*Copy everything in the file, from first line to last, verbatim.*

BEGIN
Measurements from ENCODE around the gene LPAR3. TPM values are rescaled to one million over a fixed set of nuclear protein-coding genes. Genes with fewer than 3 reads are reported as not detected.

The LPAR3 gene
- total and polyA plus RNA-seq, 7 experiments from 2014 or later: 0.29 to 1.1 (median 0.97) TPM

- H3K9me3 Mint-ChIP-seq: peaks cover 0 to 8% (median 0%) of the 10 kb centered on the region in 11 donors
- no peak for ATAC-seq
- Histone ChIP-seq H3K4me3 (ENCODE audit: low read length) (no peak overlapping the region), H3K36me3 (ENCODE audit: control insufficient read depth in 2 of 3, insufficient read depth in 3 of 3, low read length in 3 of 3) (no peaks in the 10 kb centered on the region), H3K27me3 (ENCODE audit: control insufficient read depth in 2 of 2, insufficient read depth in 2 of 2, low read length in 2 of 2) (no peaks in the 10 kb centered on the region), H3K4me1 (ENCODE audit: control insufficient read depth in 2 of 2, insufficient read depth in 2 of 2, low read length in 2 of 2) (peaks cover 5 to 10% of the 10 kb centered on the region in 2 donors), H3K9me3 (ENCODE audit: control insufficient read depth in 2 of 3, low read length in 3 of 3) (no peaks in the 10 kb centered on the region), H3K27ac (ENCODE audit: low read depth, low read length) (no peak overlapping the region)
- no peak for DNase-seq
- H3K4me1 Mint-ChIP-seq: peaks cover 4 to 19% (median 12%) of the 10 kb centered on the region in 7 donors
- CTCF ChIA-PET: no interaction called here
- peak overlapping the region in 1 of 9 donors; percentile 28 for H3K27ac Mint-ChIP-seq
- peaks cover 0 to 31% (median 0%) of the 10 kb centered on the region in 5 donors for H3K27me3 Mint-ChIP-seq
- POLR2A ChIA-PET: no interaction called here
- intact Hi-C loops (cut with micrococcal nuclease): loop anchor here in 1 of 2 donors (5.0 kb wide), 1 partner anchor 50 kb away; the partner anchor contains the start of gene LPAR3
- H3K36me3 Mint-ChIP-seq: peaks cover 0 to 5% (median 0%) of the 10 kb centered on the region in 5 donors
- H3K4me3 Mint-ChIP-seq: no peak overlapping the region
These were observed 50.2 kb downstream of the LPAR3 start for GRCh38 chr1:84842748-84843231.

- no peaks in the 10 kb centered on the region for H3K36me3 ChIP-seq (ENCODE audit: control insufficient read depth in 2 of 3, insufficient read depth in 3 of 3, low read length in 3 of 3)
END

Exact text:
Measurements from ENCODE around the gene LPAR3. TPM values are rescaled to one million over a fixed set of nuclear protein-coding genes. Genes with fewer than 3 reads are reported as not detected.

The LPAR3 gene
- total and polyA plus RNA-seq, 7 experiments from 2014 or later: 0.29 to 1.1 (median 0.97) TPM

- H3K9me3 Mint-ChIP-seq: peaks cover 0 to 8% (median 0%) of the 10 kb centered on the region in 11 donors
- no peak for ATAC-seq
- Histone ChIP-seq H3K4me3 (ENCODE audit: low read length) (no peak overlapping the region), H3K36me3 (ENCODE audit: control insufficient read depth in 2 of 3, insufficient read depth in 3 of 3, low read length in 3 of 3) (no peaks in the 10 kb centered on the region), H3K27me3 (ENCODE audit: control insufficient read depth in 2 of 2, insufficient read depth in 2 of 2, low read length in 2 of 2) (no peaks in the 10 kb centered on the region), H3K4me1 (ENCODE audit: control insufficient read depth in 2 of 2, insufficient read depth in 2 of 2, low read length in 2 of 2) (peaks cover 5 to 10% of the 10 kb centered on the region in 2 donors), H3K9me3 (ENCODE audit: control insufficient read depth in 2 of 3, low read length in 3 of 3) (no peaks in the 10 kb centered on the region), H3K27ac (ENCODE audit: low read depth, low read length) (no peak overlapping the region)
- no peak for DNase-seq
- H3K4me1 Mint-ChIP-seq: peaks cover 4 to 19% (median 12%) of the 10 kb centered on the region in 7 donors
- CTCF ChIA-PET: no interaction called here
- peak overlapping the region in 1 of 9 donors; percentile 28 for H3K27ac Mint-ChIP-seq
- peaks cover 0 to 31% (median 0%) of the 10 kb centered on the region in 5 donors for H3K27me3 Mint-ChIP-seq
- POLR2A ChIA-PET: no interaction called here
- intact Hi-C loops (cut with micrococcal nuclease): loop anchor here in 1 of 2 donors (5.0 kb wide), 1 partner anchor 50 kb away; the partner anchor contains the start of gene LPAR3
- H3K36me3 Mint-ChIP-seq: peaks cover 0 to 5% (median 0%) of the 10 kb centered on the region in 5 donors
- H3K4me3 Mint-ChIP-seq: no peak overlapping the region
These were observed 50.2 kb downstream of the LPAR3 start for GRCh38 chr1:84842748-84843231.

- no peaks in the 10 kb centered on the region for H3K36me3 ChIP-seq (ENCODE audit: control insufficient read depth in 2 of 3, insufficient read depth in 3 of 3, low read length in 3 of 3)